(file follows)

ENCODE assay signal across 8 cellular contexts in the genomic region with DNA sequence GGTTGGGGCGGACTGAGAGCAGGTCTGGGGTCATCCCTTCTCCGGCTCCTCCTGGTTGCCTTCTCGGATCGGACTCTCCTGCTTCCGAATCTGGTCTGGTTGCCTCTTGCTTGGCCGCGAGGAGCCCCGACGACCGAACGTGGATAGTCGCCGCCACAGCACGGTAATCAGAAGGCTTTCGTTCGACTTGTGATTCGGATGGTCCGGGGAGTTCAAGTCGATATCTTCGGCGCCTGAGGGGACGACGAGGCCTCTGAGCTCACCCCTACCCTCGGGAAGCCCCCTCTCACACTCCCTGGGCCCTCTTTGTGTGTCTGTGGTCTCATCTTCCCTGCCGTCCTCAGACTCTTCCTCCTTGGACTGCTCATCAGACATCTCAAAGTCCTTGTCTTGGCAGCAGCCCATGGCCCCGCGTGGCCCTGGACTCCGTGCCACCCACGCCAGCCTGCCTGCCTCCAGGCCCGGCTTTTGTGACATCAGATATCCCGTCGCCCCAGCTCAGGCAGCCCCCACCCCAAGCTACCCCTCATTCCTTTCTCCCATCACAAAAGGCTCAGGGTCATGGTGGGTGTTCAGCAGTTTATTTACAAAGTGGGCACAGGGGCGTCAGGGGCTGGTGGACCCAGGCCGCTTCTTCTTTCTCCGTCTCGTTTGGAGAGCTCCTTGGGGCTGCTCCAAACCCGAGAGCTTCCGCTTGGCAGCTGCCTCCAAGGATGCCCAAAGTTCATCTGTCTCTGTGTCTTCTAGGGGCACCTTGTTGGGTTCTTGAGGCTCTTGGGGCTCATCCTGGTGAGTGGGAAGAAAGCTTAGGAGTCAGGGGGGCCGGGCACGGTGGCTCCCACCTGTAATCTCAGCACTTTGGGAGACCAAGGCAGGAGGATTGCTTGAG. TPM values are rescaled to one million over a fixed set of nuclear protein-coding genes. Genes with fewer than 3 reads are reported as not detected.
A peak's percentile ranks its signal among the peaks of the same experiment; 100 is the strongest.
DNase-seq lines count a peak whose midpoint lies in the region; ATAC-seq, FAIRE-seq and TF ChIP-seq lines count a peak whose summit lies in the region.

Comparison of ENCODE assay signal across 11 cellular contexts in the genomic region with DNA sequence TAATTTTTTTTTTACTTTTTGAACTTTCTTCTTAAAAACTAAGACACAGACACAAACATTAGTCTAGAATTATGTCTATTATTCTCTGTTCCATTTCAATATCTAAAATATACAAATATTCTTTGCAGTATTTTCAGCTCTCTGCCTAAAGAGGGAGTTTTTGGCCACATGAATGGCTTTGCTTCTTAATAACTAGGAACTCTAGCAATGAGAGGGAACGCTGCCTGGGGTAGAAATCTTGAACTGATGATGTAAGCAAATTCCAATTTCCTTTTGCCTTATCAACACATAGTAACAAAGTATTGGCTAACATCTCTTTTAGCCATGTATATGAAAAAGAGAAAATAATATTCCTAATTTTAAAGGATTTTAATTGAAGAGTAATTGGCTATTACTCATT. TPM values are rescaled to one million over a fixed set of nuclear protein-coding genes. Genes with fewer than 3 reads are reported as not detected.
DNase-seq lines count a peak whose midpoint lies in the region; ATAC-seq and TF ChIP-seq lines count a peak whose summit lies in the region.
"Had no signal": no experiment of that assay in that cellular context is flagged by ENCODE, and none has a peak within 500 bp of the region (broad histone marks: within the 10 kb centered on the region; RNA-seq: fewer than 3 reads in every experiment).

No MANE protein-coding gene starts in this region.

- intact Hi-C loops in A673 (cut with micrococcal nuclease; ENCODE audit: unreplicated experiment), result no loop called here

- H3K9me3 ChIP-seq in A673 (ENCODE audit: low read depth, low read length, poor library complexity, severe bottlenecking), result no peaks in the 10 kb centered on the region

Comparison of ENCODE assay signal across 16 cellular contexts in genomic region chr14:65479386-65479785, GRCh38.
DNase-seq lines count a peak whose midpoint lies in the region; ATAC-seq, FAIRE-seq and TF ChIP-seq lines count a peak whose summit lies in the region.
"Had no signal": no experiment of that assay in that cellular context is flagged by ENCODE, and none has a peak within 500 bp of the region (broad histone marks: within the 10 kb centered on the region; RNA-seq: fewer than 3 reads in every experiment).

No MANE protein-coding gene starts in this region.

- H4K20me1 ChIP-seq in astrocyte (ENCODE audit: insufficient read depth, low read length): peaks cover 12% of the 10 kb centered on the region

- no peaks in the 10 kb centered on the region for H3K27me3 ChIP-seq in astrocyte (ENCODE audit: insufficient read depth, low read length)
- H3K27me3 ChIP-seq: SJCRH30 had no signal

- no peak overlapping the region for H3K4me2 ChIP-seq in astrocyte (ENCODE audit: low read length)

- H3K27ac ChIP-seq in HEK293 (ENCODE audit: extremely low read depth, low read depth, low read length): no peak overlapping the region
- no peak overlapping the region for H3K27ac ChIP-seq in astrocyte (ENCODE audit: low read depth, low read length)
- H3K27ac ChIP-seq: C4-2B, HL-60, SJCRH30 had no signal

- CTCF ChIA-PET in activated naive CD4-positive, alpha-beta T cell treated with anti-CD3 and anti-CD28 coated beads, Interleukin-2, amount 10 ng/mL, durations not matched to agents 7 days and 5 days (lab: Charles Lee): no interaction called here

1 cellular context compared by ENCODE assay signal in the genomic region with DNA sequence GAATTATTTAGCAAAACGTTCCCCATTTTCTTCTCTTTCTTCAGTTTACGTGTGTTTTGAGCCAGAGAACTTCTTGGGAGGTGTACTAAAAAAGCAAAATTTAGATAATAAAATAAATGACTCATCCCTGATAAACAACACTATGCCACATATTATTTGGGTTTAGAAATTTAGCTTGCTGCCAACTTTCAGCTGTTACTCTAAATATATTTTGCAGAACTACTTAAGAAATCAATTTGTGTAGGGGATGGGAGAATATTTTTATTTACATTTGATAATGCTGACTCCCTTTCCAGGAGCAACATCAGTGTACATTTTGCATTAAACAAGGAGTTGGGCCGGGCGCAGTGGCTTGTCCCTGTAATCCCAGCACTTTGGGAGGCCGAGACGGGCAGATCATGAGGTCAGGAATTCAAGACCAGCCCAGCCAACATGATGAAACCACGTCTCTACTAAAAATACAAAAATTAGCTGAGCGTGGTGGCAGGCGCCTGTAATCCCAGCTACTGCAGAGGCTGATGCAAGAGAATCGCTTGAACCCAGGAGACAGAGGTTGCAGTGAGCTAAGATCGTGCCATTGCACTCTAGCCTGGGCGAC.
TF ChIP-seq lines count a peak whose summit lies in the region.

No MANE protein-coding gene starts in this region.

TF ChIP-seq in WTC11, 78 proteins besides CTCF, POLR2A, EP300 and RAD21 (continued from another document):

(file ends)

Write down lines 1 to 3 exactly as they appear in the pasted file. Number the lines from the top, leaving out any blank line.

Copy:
ENCODE assay signal across 8 cellular contexts in the genomic region with DNA sequence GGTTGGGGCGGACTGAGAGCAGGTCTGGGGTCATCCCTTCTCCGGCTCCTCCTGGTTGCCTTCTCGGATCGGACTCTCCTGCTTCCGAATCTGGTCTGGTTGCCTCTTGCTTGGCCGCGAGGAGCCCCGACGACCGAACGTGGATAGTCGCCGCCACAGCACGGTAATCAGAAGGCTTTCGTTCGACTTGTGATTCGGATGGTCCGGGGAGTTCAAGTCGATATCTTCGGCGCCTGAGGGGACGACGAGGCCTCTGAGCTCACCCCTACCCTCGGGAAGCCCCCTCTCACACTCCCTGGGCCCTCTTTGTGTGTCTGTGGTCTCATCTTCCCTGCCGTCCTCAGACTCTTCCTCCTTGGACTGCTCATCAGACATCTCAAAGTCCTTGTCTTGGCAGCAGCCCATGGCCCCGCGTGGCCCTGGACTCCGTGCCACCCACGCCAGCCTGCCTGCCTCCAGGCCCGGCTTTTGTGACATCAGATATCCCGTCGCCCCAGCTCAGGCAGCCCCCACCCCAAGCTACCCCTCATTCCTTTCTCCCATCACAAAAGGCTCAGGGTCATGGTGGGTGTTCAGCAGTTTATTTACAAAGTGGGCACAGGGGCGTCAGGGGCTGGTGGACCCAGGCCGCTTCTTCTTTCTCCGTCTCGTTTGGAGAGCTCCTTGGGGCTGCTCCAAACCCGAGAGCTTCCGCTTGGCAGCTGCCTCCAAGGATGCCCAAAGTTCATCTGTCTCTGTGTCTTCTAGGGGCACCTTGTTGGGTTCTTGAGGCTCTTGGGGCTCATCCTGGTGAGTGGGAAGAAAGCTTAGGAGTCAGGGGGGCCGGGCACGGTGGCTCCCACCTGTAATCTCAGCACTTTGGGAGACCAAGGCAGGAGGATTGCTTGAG. TPM values are rescaled to one million over a fixed set of nuclear protein-coding genes. Genes with fewer than 3 reads are reported as not detected.
A peak's percentile ranks its signal among the peaks of the same experiment; 100 is the strongest.
DNase-seq lines count a peak whose midpoint lies in the region; ATAC-seq, FAIRE-seq and TF ChIP-seq lines count a peak whose summit lies in the region.